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Making a claim against an airline for cancellation of a flight. - Tue 25th January 2011

Making a claim against an airline for cancellation of a flight.

My personal experience

Yes, we all have to get caught out on the odd occasion and this time it was my turn.

Having booked a return flight with Ryanair UK Ltd (Gatwick-Alicante), both myself and a partner were caught up in the cancellation of the return flight due to the closure of airspace. Although not desperate to get out of Spain, the earliest date for a flight with Ryanair was two weeks away, so we simply booked with Monarch airlines on the trusty laptop for a flight leaving in 6 days. Time was not wasted with a laptop to hand.

One month after my return to the UK, Ryanair kindly refunded the return flight, but sadly would not accept my claim for compensation of a cancelled flight under (EC) Regulation No 261/2004 *(see next paragraph), and responded  by stating that any such claim should be claimed from my insurer. After submitting documents and drawing their attention to the issue and the regulation it was rejected twice, on the basis that I had chosen to use another airline to fly back to the UK, even though it mitigated further losses. Ryanair  then stated that their decision was final and further correspondence would not be entered into. I therefore sought settlement through the small claims court, which was more driven because of their tone than anything else.

*Under (EC) Regulation No 261/2004  (article 9) you are entitled to compensation for additional accommodation costs, food and travel cost between hotel or other to the airport, but Ryanair would not accept the European regulation.

Whilst it may well be unfair to airlines that claims are brought against them for circumstances beyond their control, it is incumbent upon the airline to be insured for this, or as is the case, airlines are claiming from the government for unnecessary closure of airspace for their losses. The (EC) Regulation was put in place to protect travellers that have had their flight cancelled, irrespective of cause.

Making a claim for compensation on cancellation of a flight is straightforward in most cases, but this was due to the ‘ash crisis' back in April 2010 and with Ryanair........oh dear. Ryanair are not known in the forums for being very helpful in meeting the simplest of claims, but airspace closure??? This was going to be a challenge.

To cut a long story short they kindly settled out of court with £700 out of the £800 claim.

If you ever need to communicate and take action against Ryanair, under similar circumstances, then you may well find the following helpful after issuing proceedings against them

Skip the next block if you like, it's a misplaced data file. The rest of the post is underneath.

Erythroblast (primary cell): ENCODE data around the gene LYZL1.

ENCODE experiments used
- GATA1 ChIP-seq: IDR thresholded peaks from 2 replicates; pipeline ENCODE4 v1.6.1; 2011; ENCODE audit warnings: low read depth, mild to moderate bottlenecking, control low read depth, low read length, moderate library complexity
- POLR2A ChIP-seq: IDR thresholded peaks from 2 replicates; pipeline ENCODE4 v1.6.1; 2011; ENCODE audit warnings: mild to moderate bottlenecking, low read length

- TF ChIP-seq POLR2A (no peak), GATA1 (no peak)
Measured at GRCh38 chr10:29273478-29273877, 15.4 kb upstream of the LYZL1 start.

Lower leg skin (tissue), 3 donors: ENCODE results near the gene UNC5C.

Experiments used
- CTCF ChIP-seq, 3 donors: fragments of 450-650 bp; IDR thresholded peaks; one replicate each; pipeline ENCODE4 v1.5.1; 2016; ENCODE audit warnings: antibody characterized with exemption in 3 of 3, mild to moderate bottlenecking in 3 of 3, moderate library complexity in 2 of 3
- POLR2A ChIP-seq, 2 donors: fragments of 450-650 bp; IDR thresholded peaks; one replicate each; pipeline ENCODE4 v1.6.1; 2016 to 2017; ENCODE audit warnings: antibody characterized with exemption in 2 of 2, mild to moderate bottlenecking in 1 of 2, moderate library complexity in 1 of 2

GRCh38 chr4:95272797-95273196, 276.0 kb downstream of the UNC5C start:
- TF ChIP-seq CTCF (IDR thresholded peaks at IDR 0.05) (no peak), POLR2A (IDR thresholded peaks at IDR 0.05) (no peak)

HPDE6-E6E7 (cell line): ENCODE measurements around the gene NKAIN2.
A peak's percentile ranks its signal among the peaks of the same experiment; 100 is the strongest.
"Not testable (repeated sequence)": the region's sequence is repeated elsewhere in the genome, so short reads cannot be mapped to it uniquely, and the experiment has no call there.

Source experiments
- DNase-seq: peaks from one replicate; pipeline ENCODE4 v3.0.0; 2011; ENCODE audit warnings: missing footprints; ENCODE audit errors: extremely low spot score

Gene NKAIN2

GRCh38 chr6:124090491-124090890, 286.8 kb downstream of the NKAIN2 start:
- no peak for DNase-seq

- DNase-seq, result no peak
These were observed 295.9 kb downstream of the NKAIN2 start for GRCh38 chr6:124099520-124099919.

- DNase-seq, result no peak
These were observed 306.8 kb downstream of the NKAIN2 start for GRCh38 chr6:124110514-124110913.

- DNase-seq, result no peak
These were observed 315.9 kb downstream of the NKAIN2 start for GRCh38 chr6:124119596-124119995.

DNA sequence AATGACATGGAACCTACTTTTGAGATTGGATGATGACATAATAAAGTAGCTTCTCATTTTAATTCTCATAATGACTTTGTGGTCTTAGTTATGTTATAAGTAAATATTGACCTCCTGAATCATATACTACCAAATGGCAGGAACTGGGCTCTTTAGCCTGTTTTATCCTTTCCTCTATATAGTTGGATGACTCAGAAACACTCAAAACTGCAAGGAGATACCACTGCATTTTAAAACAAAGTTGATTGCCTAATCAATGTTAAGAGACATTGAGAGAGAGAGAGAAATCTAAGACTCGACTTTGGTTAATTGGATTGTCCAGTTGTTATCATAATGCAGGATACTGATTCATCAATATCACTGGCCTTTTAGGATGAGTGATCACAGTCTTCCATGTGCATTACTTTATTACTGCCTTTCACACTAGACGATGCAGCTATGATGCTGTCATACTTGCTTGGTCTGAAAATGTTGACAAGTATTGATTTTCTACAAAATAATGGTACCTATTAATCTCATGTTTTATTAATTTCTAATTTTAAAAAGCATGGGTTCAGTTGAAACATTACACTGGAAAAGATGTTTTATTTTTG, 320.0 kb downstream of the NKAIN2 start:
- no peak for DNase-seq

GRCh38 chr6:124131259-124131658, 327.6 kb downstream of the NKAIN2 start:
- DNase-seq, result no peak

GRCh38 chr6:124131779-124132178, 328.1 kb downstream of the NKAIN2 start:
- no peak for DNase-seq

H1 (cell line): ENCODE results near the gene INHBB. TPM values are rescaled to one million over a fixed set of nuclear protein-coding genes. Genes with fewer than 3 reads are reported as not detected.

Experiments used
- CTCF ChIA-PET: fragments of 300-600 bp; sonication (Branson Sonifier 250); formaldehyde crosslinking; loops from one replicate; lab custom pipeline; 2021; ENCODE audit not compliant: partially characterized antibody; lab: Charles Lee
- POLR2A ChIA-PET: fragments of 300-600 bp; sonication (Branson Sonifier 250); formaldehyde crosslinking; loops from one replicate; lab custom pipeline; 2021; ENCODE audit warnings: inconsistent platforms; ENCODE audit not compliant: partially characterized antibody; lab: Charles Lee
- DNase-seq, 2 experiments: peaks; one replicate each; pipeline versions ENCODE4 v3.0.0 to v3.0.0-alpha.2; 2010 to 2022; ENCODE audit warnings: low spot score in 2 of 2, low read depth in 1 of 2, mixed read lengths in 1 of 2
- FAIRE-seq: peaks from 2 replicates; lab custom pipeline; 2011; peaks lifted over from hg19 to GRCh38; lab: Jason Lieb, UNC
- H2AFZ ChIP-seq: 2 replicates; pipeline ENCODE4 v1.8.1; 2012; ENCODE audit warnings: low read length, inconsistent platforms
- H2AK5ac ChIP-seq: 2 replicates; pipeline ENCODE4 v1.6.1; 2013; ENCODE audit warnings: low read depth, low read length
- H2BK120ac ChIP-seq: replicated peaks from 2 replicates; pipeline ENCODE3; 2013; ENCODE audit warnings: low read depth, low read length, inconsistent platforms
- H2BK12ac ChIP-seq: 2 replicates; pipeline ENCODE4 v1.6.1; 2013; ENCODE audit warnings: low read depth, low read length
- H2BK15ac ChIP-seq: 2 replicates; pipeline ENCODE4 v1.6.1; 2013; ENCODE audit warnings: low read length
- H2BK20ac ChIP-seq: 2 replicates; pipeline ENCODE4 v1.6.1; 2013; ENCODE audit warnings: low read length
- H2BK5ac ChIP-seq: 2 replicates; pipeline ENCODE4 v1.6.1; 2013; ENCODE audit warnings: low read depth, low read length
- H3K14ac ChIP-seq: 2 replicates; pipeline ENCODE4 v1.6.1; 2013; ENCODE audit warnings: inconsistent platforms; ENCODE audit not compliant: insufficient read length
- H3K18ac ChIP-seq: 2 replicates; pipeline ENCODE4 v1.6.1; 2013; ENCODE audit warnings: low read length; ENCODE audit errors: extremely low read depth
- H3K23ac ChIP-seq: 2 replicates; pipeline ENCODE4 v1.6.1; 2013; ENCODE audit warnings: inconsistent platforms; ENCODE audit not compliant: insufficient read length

Address, as it is not easy to find;

Ryanair UK Ltd
Satellite 3
London-Stanstead-Airport
Essex CM24 1RW

Firstly, Ryanair say they will defend the case.

Then the secretary of Ryanair UK at Stanstead will send an application to the judge stating that Ryanair UK is a dormant UK company and that it did not enter into an agreement with the Claimant.

The file then goes to the District Judge for directions, which usually results in a mediator being appointed to hear your case, which you can agree to do.

In the meantime, the Secretary of Ryanair UK will write to you asking to settle the claim and to phone him on his personal number. He will include  a notice to discontinue the claim in the letter.

The deal is about 50 Euros per person accommodation per day plus allowance of travel and food. If your claim is not excessive and falls within these boundaries then you may want to consider accepting the offer. If not then let the secretary submit your claim to Ireland for further consideration.

The secretary then confirms the offer in writing to you.

You then send a letter of acceptance and withdrawal of the case.

Many have been successful suing Ryanair in Ireland, for which many Forums advise that it only costs about 15 Euros to do, so you could try that.

Ryanair Holdings PLC
Ryanair Corporate Headquarters,
Dublin Airport,
Dublin,
Co Dublin,
Ireland

To my understanding, if you took off or landed in the UK; then a UK court has jurisdiction, and the applicant can choose where to start the claim.

The moral of the story is do not be put off making a claim, particularly as there is an EC regulation that supports such a claim.

It is a pity that some companies are simply unreasonable and in this case downright difficult.

Hope the above is helpful to those who have or may have a similar experience in the future with an airline.

Bruce

Posted by Bruce Gibson

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